But if we focus too much on rarity, is there a danger of missing something crucial? Do we sometimes forget that we’re surrounded by specialness, that we’re swimming in nature’s spectacle? In the search for the rare orchid, do we find ourselves walking past commoner species and writing them off as ones we ‘know’. Perhaps we can ask ourselves, have we ever really looked at a daisy? Do we know the chaffinch so well that we could picture every last detail of its plumage in our mind’s eye?
Some friends have joked that they want to set up the Common Species Appreciation Society. We get playfully indignant at the dread words, “just a ….”. Many of us have heard or said it at some point. Lifting the binoculars to that distant potential eagle, and then proclaiming in a slightly disappointed tone “just a buzzard”. They are grim words indeed. In the same way that it’s easy to forget how common some species once were (shifting baselines syndrome – more on this in another blog) it is also easy to take things for granted. It wasn’t that long ago that buzzard numbers plummeted as a result of myxomatosis decimating their rabbit prey. No doubt many an earnest birder did a little dance of joy upon seeing a buzzard. As this raptor gets more common, I suspect the dance happens less often. It has to be said that there are many with a strong connection to nature who don’t fall into this trap – they’re often kids. “Look, a bird!!”, they might exclaim, with unbridled biophilia.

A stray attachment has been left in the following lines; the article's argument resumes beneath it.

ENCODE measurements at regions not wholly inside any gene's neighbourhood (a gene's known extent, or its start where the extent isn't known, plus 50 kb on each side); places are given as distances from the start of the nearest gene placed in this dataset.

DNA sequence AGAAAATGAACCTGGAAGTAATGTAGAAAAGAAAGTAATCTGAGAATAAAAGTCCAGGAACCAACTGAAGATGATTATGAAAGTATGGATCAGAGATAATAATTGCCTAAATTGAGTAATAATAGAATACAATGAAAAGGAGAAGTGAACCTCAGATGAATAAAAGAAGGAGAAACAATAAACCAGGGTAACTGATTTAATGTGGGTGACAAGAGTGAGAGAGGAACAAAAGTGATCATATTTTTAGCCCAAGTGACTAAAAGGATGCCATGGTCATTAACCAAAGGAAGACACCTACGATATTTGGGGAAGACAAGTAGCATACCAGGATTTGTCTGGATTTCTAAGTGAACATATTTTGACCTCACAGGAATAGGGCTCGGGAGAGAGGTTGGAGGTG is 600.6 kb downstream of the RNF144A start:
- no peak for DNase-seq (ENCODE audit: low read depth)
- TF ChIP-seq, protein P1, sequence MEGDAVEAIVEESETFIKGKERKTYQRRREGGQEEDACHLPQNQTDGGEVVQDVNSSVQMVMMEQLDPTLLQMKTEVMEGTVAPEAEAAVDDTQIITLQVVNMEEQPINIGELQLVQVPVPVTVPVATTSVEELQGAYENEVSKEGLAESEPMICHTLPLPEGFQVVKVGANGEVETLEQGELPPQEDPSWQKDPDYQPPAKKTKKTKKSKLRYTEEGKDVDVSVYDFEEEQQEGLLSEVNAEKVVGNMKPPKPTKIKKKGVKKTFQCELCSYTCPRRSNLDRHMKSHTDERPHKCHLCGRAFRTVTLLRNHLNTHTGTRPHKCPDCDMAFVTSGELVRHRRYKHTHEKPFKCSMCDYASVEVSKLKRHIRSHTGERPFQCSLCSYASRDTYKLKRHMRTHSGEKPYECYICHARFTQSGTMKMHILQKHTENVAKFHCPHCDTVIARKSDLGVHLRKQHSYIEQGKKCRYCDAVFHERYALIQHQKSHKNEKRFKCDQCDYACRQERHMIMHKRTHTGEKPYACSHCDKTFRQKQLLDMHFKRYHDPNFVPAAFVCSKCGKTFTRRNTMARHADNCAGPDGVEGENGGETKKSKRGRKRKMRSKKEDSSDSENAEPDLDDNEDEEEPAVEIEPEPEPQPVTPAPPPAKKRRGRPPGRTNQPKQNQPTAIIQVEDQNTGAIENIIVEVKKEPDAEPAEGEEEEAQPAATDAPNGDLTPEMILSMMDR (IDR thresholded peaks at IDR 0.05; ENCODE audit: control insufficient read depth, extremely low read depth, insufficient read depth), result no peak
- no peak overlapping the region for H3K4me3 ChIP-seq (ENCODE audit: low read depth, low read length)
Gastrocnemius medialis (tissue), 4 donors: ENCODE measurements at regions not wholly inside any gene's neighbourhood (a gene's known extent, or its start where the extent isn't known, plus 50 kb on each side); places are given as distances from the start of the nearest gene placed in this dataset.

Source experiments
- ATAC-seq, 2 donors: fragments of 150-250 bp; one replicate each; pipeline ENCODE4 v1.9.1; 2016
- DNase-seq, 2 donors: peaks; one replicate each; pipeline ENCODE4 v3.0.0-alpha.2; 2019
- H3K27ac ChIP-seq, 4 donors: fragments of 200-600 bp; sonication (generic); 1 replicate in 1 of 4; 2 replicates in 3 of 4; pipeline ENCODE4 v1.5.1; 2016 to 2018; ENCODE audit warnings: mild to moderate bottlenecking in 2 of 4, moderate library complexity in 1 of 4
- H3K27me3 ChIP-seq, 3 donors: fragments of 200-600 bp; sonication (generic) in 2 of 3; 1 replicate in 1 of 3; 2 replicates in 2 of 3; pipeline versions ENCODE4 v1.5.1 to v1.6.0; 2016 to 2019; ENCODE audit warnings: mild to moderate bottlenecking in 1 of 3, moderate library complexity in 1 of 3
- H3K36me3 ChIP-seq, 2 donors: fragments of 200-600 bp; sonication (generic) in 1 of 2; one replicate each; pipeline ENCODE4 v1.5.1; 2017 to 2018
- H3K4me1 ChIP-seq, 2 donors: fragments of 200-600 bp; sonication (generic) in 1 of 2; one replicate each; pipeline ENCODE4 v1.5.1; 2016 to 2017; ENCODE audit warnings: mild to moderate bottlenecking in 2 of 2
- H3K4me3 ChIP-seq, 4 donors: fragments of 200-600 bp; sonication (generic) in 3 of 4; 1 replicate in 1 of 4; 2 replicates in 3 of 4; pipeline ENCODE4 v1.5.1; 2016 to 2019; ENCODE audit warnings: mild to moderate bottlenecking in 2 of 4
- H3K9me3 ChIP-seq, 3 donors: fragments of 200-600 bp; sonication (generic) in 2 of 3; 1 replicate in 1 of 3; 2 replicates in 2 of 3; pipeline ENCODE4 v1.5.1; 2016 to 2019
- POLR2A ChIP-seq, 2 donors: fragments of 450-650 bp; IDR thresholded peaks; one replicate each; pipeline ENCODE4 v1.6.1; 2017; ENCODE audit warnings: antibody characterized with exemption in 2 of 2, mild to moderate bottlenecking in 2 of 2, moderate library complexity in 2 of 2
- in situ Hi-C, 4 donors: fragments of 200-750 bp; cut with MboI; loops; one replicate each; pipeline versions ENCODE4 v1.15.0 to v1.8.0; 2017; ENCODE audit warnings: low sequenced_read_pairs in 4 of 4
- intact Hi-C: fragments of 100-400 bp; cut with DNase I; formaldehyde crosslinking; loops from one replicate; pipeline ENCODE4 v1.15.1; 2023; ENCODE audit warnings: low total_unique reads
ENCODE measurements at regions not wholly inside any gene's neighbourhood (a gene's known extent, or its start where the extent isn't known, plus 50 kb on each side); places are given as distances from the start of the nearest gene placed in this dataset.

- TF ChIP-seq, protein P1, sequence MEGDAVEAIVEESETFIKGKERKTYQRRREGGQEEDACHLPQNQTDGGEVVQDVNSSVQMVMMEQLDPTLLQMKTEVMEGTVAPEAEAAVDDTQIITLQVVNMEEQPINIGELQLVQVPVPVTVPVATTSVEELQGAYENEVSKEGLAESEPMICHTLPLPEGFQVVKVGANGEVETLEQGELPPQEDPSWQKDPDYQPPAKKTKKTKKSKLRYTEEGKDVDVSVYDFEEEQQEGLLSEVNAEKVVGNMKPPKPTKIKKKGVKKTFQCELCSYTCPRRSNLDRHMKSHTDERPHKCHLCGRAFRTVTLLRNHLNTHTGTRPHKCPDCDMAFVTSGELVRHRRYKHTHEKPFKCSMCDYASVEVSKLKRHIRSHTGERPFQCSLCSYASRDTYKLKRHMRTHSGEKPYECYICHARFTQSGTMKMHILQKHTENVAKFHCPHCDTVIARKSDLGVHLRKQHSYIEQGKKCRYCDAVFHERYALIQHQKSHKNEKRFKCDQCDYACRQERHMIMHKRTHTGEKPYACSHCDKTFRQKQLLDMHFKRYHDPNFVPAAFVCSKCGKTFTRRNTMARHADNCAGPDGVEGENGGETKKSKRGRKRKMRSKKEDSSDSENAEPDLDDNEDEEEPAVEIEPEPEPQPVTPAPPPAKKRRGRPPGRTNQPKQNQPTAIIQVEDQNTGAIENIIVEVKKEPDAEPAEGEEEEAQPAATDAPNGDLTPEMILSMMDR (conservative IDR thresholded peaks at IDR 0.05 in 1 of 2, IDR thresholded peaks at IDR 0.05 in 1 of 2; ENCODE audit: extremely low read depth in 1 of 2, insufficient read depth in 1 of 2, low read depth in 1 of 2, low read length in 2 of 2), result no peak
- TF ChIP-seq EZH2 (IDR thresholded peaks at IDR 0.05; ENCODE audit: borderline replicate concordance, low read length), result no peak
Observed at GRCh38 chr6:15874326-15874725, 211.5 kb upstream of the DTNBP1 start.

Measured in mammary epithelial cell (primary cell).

So revel in the rarity. Thrill with those special, usually unplanned moments when something unusual and particularly exciting comes our way. Bathe in the charisma of sexy raptors and seductive orchids. And then as an experiment try this: see if you can bring that same excitement, that same intensity of curiosity and awareness to something that you might see frequently – herb Robert perhaps; a greenfinch on the feeder; or black-headed gulls in the park. What happens when you do this?
Globally we are losing something like four species an hour. Consider species that were once super-abundant, such as the passenger pigeon, which is now extinct. Think of the effect of Dutch elm disease on the British landscape. Even the humble and abundant starling and house sparrow aren’t faring too well. Take nothing for granted. Any species is priceless.